• 9.
  • At 10:20 AM on 12 Sep 2006,
  • Tim Collins wrote:

I really hope Europe stuffs them, but I think we are already losing. Lehman is out captaining Woosnam just as Langer out captained Sutton two years ago. Make no mistake about it having the right captain helps and will earn you a couple of points here and there. The handling of the wild card picks just proves that.

Two years ago Langer had informed everyone prior to the announcement in his hotel room. Woosnam went up to Bjorn in the bar after he had announced his picks to let him know the reasons why. IN A BAR for gods sake!!! How inept is that? Bjorn deserved better than that and Westwood should have been told before hand and stayed in Ireland, instead of him getting on a plane not knowing what was going on.

If Woosnam makes these kind of basic mistakes we will lose cos the Americans although have a bit of a top heavy side can still perform if we are off our game slightly cos of the wrong pairing or daft singles tactics. I hope Woosnam proves me wrong, but I think if we win, it will be despite the captain not because of him unlike two years ago where Langer was superb in everything he did from the preparations to the pairings to the singles order.

  • 10.
  • At 04:08 PM on 12 Sep 2006,
  • Matt Slater wrote:

Graham, I suppose I should put my BBC hat on (think Hal Sutton at Oakland Hills) and say "but we are showing the Ryder Cup!" - two hours of highlights every night (not to mention Five Live, this website, Ceefax, WAP) - but I share your frustration. But them's the breaks and if we spent all your money on golf there would be no money left for (insert your own Beeb bete noire here....and no, the money spent on this blog wouldn't pay for 30 seconds of K Club action). That said, I think we may have some good news to announce re: audio coverage from Straffan via this website - perfect for Friday's work v golf dilemma.

I think the rest of us seem to agree that it's looking very tight, although it seems to be just me and Jim in the "We're for Woosie" gang.

Colin, I'm in complete agreement in regard to the course. It's a US-style, parkland course with lots of trees and water, designed by an American...I think we've been sporting enough already.

Matthew H makes an interesting point...the question of which form of pairs golf we should play first. It seems Woosie is just following on from what worked well in 2004 (we played the fourballs first both days and won five of eight points).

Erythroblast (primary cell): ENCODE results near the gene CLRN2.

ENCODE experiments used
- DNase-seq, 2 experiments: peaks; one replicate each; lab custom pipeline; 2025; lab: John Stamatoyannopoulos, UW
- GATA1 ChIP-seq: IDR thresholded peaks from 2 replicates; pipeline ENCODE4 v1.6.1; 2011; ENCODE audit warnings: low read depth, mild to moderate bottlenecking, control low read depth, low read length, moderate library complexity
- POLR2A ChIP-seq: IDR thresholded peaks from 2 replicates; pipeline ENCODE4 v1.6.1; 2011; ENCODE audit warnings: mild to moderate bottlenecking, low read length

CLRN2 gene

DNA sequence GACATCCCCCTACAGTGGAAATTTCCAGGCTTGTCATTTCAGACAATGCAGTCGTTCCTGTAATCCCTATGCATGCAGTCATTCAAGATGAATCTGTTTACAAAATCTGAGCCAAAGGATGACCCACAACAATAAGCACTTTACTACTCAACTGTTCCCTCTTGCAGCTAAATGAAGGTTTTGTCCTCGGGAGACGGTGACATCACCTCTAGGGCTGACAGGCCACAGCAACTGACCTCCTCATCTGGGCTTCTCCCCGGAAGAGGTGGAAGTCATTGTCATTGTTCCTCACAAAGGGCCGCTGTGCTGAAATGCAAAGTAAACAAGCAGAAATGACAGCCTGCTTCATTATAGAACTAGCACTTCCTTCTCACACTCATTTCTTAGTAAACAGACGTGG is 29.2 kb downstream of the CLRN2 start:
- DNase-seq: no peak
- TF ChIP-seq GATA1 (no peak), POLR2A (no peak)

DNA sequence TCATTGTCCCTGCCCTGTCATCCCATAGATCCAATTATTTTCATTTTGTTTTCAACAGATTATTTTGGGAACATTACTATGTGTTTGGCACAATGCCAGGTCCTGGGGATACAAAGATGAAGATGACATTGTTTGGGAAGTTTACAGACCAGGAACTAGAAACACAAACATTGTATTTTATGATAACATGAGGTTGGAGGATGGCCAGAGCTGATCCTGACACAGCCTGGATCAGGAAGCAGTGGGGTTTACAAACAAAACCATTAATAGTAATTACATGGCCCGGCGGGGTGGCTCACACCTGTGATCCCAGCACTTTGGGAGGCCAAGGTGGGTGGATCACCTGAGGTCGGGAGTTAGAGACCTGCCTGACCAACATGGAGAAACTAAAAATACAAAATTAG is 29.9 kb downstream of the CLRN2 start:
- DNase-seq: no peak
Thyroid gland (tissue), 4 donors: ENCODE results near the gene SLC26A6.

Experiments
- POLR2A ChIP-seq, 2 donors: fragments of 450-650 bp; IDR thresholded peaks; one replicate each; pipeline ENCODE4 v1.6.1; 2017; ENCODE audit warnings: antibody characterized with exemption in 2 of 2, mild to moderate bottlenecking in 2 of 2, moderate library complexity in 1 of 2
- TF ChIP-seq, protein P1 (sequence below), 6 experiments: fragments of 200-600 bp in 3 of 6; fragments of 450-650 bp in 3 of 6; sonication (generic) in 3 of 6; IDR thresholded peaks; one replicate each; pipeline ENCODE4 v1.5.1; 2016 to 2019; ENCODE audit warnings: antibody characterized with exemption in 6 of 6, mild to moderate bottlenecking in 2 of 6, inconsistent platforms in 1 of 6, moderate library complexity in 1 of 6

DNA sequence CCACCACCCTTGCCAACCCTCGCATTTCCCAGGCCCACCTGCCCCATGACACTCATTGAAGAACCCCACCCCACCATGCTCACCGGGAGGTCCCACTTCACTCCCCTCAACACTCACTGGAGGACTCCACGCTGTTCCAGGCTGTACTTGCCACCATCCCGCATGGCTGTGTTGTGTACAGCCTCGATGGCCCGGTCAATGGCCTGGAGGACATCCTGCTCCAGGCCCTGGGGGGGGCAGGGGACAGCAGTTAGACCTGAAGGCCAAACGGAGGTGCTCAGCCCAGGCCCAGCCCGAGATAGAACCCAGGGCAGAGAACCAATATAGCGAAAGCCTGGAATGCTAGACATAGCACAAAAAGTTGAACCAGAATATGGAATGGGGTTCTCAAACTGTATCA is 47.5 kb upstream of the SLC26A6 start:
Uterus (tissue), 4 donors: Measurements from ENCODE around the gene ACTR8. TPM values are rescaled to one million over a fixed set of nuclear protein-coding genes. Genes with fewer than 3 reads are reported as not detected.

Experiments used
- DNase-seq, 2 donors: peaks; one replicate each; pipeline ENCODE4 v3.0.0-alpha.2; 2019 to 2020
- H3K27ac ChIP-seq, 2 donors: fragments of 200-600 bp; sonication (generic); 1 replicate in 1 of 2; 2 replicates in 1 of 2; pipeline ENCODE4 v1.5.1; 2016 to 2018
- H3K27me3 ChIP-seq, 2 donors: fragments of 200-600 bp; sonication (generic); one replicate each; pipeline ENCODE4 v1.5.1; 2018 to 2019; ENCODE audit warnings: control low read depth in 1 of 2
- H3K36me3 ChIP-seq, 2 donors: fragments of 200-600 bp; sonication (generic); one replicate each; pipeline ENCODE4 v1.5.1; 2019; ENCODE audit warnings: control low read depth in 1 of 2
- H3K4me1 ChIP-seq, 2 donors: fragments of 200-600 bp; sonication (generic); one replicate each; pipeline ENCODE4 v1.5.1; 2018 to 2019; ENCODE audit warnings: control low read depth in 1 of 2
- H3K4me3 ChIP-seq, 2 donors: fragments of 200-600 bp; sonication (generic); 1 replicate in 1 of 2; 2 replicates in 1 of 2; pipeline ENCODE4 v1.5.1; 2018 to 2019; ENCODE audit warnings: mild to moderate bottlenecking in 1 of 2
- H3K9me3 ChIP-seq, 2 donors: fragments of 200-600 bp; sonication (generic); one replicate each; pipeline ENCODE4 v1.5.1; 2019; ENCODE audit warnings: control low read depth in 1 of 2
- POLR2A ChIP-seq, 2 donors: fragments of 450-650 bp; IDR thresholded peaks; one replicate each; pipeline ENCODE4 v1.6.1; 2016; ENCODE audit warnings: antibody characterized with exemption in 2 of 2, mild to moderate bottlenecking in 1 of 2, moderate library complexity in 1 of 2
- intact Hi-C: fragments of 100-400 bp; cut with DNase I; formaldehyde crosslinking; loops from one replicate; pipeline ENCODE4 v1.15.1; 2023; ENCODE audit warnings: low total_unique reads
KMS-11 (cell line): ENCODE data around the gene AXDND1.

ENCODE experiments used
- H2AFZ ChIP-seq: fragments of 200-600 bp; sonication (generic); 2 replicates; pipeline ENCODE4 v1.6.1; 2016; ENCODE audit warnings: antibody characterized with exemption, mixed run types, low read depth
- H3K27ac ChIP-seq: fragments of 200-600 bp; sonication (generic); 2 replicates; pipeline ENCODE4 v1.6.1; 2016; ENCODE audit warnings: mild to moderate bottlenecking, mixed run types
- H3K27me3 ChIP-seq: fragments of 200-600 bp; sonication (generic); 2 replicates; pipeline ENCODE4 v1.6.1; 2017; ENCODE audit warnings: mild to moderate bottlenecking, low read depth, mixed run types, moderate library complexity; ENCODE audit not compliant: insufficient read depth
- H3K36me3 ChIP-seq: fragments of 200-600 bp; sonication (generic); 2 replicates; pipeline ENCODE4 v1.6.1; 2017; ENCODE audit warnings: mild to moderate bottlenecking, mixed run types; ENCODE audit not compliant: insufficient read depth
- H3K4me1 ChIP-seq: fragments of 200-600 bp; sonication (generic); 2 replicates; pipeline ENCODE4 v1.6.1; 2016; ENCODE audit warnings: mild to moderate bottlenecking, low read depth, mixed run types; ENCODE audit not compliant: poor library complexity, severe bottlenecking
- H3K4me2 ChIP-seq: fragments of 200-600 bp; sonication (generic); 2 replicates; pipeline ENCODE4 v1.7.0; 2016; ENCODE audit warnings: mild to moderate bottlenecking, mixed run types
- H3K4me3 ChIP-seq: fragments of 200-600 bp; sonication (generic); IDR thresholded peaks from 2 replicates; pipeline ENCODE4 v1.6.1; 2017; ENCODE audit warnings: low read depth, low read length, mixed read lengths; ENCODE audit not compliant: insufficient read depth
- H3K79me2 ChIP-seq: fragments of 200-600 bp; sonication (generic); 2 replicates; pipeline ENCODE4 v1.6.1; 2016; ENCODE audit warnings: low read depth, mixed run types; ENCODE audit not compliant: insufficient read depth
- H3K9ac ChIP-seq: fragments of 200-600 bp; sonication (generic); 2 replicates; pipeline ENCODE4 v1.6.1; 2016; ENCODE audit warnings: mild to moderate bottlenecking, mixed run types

The pattern in 2002 and 1997 was fourballs-foursomes-foursomes-fourballs. And in 1999 and 1995 it was foursomes-fourballs-foursomes-fourballs. Europe won the fourballs in four of those five RCs (losing only in 1995) and took the foursomes in four of five too (losing in 2002). What does this prove?? Dunno.

But I guess it confirms we're pretty good at the pairs stuff so maybe it doesn't really matter which order we play them in. I'm intrigued by your "blooding the rookies" point, though. It sounds like a good idea but I'm just not sure the Americans can afford to get off to anything other than a solid start. I expect Lehman to open with battle-hardened partnerships.

  • 11.
  • At 03:55 PM on 14 Sep 2006,
  • john wrote:

Projecting the tea leaves:
Europe 15 - US 13

Captaincy is about course set-up,
people skills, handling the non-golf stuff.

Once the intial tee-shots are struck that first morning, the captain's role becomes overrated.

It's about the players who:
1. Hit more GIR than
2. Put more approaches shots with
5 - 15 feet than
3. Scramble better than
4. Make more birdies than


  • 12.
  • At 05:46 PM on 19 Sep 2006,
  • Drew wrote:

Graham, I agree with you completely. I am stunned by the attitude of the Ryder cup organisation to allow this to happen. Matt, why has the BBC not made a major story of this? It is laughable that the Irish tourist board are investing so much money in an event that will be covered by highlights.

What an utter disappointment.


  • 13.
  • At 10:59 PM on 19 Sep 2006,
  • Paul Murray wrote:

Let's not forget how absolutely dreadful the SKY TV coverage is guaranteed to be if previous years are anything to go by?.

Having sat through as much 'live' sky coverage as I could stomach 2 years ago, with the same adverts every 7 or 8 minutes, and a complete lack of continuity, I swore this time round I'd just watch the highlights on the Beeb.

My prediction:

Europe 15 USA 13